http://www.climatescience.gov/Library/sap/sap1-1/public-review-draft/sap1-1prd-all.pdf

 

Christy, J.R., W.B. Norris, K. Redmond, and K.P. Gallo, 2006, Methodology and results of calculating Central California surface temperature trends: Evidence of human-induced climate change?, J. Climate, 19, 548-563.

 

Christy, J. R. And R. W. Spencer, 2004. 25 years of satellite data show €̃global warming' of only 0.34 . Press release, University of Alabama, Huntsville, AL http://uahnews.uah.edu/scienceread.asp?newsID=196.

 

Christy, J. R., R. W. Spencer, W. B. Norris, W. D. Braswell and D. E. Parker, 2003. Error estimates of Version 5.0 of MSU/AMSU bulk atmospheric temperatures. Journal of Atmospheric and Oceanic Technology, 20, 613-629.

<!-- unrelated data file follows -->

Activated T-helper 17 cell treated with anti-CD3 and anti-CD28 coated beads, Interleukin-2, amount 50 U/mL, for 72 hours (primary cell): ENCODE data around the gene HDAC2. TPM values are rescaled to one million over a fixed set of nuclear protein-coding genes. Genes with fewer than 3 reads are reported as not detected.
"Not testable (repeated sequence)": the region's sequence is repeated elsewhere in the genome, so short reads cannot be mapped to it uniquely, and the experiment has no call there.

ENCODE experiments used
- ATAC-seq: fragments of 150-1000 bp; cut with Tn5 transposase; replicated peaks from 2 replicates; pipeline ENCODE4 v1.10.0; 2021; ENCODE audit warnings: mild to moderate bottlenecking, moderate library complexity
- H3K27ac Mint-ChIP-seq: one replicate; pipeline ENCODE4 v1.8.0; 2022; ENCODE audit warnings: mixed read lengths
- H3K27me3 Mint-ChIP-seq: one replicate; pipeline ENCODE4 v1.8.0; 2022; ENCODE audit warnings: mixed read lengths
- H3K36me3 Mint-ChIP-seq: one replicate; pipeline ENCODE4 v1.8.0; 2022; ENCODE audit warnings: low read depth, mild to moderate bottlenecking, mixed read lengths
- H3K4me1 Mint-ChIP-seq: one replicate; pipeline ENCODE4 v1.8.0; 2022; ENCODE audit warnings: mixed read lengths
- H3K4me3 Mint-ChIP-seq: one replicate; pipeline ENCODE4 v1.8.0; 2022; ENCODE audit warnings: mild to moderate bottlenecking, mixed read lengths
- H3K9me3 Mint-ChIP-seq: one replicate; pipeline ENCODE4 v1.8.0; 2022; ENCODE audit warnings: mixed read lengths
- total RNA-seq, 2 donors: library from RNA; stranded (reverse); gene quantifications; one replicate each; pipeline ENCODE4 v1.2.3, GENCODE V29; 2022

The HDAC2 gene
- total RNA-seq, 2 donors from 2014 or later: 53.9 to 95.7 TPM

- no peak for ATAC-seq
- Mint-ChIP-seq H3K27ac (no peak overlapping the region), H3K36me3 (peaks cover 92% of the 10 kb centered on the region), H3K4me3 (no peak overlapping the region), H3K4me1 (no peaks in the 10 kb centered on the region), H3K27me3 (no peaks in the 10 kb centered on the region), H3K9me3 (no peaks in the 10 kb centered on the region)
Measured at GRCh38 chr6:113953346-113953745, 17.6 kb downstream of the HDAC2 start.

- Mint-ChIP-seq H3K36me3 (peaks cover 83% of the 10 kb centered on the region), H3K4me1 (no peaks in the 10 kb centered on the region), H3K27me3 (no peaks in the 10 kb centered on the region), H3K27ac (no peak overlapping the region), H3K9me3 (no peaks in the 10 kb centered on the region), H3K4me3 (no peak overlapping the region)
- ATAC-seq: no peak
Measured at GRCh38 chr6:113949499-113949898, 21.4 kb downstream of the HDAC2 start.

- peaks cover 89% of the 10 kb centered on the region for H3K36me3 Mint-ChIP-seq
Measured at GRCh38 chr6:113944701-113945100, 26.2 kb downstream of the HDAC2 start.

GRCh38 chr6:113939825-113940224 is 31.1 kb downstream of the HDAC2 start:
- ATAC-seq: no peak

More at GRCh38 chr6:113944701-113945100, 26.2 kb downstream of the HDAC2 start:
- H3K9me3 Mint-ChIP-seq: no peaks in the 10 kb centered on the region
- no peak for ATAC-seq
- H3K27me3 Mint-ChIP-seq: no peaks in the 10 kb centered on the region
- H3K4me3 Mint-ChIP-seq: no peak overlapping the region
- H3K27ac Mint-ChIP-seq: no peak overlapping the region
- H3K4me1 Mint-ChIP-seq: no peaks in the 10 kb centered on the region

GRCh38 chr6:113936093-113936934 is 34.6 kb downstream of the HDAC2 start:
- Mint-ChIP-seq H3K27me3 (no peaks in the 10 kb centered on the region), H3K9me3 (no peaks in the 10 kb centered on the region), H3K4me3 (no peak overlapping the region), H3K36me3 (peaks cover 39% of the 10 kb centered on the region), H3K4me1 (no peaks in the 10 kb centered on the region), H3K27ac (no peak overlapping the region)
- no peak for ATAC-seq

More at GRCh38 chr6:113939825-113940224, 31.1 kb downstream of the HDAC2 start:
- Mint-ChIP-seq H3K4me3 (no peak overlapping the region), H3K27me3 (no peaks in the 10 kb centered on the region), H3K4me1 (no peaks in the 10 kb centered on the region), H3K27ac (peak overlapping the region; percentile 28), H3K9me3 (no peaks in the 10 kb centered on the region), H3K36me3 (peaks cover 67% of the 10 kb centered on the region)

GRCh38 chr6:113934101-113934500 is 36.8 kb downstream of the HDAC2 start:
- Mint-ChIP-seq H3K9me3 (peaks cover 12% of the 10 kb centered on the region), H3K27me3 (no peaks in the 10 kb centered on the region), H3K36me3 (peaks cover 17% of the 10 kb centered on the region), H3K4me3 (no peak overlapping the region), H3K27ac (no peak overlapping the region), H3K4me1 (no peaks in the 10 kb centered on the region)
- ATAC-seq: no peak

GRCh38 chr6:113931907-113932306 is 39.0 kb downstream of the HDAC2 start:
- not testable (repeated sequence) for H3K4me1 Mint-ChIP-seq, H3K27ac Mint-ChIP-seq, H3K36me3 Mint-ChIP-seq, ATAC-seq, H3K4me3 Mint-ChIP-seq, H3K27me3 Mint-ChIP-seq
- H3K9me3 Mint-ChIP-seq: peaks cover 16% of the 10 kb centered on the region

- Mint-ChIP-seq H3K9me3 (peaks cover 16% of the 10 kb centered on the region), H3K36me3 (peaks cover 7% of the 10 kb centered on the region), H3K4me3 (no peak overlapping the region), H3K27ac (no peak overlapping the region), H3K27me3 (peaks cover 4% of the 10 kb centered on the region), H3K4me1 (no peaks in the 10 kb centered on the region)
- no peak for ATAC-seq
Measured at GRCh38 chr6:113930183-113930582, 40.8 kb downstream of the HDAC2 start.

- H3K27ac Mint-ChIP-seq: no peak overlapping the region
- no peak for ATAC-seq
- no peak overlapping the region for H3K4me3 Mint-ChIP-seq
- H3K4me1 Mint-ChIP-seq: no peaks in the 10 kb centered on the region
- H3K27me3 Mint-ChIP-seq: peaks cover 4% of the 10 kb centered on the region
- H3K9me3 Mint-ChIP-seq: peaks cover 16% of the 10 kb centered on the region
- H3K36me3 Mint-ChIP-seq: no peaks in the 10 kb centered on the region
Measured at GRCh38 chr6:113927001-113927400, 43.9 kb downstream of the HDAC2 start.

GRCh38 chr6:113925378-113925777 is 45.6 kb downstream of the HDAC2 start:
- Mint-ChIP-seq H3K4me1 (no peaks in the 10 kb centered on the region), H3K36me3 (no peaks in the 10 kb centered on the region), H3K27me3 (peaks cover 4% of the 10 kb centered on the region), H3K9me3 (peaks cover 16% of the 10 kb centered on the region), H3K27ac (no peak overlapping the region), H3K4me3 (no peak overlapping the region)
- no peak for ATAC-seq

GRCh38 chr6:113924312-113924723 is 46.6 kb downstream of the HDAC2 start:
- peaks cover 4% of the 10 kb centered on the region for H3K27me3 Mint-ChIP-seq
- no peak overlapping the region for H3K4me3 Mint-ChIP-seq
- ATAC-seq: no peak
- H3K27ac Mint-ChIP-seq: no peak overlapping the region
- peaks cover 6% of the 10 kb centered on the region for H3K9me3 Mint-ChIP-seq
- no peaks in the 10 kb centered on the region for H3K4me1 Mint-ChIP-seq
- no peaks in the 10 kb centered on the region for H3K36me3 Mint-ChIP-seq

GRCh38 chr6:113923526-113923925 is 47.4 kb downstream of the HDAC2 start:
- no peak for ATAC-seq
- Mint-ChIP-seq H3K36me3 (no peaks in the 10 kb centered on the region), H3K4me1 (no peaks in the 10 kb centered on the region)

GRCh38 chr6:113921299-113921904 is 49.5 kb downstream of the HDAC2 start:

Davey, C.A., and R.A. Pielke Sr. (2005) “Microclimate Exposures of Surface-based

Weather Stations - Implications for the Assessment of Long-term Temperature

Trends.” Bulletin of the American Meteorological Society 86(4) 497–504

 

De Laat, A.T.J., and A.N. Maurellis (2004). “Industrial CO2 Emissions as a Proxy for

Anthropogenic Influence on Lower Tropospheric Temperature Trends.” Geophysical

Research Letters Vol. 31, L05204, doi:10.1029/2003GL019024.

 

De Laat, A.T.J., and A.N. Maurellis (2006). “Evidence for Influence of Anthropogenic

Surface Processes on Lower Tropospheric and Surface Temperature Trends.”

International Journal of Climatology 26:897—913.

 

Eastman, J.L., M.B. Coughenour, and R.A. Pielke, 2001, The effects of CO2 and landscape change using a coupled plant and meteorological model. Global Change Bio., 7, 797-815

 

Gall, R, K. Young, R. Schotland, and J. Schmitz , 1992.The Recent Maximum Temperature Anomalies in Tueson: Are They Real or an Instrumental Problem?Journal of Climate Volume 5, Issue 6 (June 1992) pp. 657-665

 

Gouretski, V. and Koltermann, K.P. 2007. How much is the ocean really warming?

Geophysical Research Letters 34: 10.1029/2006GL027834